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Other Safety Concerns

Boating Accident Reporting

As the operator of a vessel, you are required by law to file a formal, written report of your boating accident with the DWR under certain circumstances.

To inform Law Enforcement about an accident that has just occurred, please call your county or city law enforcement group, sheriff’s office, Conservation Police Officer, or Department dispatcher (800-237-5712) or 911.

When a Report is Required

A formal, written report must be filed with DWR when there is:

  • Damage over $2000 by or to the vessel or its equipment;
  • Injury (requiring medical help beyond First Aid) or loss of life; and/or
  • Disappearance of any person from a vessel.

When a person dies or disappears as a result of an occurrence that involves a vessel or its equipment, the operator is required by law to notify the DWR in Henrico, Virginia, or the most immediately available Department Conservation Police Officer without delay and by the quickest means possible.

Time Frame for Reporting

Written reports must be filed within the following time frames from the boating accident:

  • 48 hours, if a person dies within 24 hours of the accident;
  • 48 hours if a person involved is injured and cannot perform usual activities;
  • 48 hours if a person disappears from a vessel;
  • 10 days if an earlier report is not required but becomes necessary; and/or
  • 10 days if the boat or property damage is in excess of $2000 or total boat loss.

How to File a Written Accident Report

Boating Accident Report forms can also be obtained from local law enforcement authorities, Department Conservation Police Officers, the DWR website, and all Department offices. You may submit the completed forms in person or send them to the Virginia Department of Wildlife Resources, Boating Accident, 7870 Villa Park Dr., Suite 400, P.O. Box 90778, Henrico, VA 23228.

The boat operator or owner usually completes the form unless she/he is physically unable to do so.

Duty to Stop and Render Assistance

It is the duty of every operator involved in a collision to stop and offer assistance. Operators involved in a collision, who knowingly fail to comply with this law when the collision or accident results in serious bodily injury to, or the death of, any person, shall be guilty of a Class 6 Felony. When a collision or accident results in only property damage, the operator who does not comply with this law shall be guilty of a Class 1 Misdemeanor.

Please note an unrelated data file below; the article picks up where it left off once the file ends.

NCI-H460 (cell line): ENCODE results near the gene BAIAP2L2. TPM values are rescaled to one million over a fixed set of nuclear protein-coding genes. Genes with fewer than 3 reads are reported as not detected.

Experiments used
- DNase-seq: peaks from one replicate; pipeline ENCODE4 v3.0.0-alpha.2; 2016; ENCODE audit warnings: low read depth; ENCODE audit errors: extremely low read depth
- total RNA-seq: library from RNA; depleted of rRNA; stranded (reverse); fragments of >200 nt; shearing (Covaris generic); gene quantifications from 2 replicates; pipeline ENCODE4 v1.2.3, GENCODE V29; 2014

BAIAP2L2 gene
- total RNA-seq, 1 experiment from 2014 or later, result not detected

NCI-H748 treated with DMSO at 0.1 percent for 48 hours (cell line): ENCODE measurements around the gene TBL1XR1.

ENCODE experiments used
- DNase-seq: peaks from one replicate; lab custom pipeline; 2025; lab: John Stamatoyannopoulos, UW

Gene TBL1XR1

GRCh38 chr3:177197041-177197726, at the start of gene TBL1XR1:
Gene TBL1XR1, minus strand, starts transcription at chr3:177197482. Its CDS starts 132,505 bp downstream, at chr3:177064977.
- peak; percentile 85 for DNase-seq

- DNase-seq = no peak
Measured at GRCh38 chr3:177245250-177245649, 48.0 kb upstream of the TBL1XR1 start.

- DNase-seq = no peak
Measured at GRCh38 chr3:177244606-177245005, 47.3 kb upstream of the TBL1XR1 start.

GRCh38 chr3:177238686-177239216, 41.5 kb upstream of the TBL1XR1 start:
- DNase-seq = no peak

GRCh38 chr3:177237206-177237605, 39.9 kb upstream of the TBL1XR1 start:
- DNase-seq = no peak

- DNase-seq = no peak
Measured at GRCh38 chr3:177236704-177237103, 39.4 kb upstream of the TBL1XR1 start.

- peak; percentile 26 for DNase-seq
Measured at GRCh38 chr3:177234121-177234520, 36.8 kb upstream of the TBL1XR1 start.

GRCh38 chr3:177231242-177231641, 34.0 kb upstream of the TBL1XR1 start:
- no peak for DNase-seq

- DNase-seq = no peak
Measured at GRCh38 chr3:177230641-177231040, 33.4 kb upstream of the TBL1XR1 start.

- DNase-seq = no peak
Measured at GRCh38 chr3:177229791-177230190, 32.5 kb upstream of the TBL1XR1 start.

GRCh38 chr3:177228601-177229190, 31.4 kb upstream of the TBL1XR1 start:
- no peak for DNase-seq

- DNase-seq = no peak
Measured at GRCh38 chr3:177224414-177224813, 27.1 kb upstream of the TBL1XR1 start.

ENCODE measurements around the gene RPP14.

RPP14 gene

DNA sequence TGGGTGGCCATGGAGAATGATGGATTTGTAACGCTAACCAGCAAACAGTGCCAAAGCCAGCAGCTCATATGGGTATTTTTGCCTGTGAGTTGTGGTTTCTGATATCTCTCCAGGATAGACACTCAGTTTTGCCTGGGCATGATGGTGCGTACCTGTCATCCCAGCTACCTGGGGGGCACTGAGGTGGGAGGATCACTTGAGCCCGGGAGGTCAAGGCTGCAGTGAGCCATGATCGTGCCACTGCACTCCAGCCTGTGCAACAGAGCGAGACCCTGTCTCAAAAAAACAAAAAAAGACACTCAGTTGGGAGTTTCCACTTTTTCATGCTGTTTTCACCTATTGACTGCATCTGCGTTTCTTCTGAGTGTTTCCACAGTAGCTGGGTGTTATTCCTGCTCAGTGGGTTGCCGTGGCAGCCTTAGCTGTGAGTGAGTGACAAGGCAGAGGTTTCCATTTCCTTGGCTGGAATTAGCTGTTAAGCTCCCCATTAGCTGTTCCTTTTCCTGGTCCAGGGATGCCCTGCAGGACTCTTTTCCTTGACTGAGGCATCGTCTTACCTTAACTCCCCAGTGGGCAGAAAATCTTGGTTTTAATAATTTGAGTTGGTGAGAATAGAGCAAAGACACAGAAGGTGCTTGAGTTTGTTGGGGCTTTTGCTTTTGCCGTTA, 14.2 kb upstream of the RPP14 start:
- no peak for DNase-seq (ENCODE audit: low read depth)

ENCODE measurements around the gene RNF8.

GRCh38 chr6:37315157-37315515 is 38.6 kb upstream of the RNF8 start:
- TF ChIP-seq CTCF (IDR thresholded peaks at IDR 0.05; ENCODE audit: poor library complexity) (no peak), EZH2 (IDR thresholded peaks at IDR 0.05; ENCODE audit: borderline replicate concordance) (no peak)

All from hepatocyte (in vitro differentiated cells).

All vessels must operate at minimum speed necessary to maintain a steerage and headway (no wake speed) within 500 yards of the U.S. naval vessel and proceed as directed by the Commanding Officer or the official patrol. Violations of the Naval Vessel Protection Zone are a felony offense, punishable by up to 6 years in prison and/or up to $250,000 in fines.

No vessel or person is allowed within 100 yards of a U.S. naval vessel greater than 100 feet in length. Due to Little Creek Channel’s width of 150 yards, all vessels must exit Little Creek Channel when a U.S. naval vessel is approaching.

If you have questions about the Navel Vessel Protection Zone, contact Coast Guard Sector Hampton Roads Waterways Management Division at 757-668-5580.

America’s Waterway Watch

America’s coasts, rivers, bridges, tunnels, ports, ships, military bases, and waterside industries may be the terrorists’ next targets.

If you see outwardly suspicious activity, or even behavior that makes you uneasy, please report it. Here are things to look for:

  • Unattended vessels or vehicles in unusual locations.
  • Unusual night operations.
  • Recovering or tossing items into/onto the waterway or shoreline.
  • Operating in or passing through an area that does not typically have such activity.
  • Missing fencing or lighting near sensitive locations.
  • Transfer of people or items between vessels, or between vessels and the shore outside of a port.
  • Anyone operating in an aggressive manner.
  • Small planes flying over critical locations.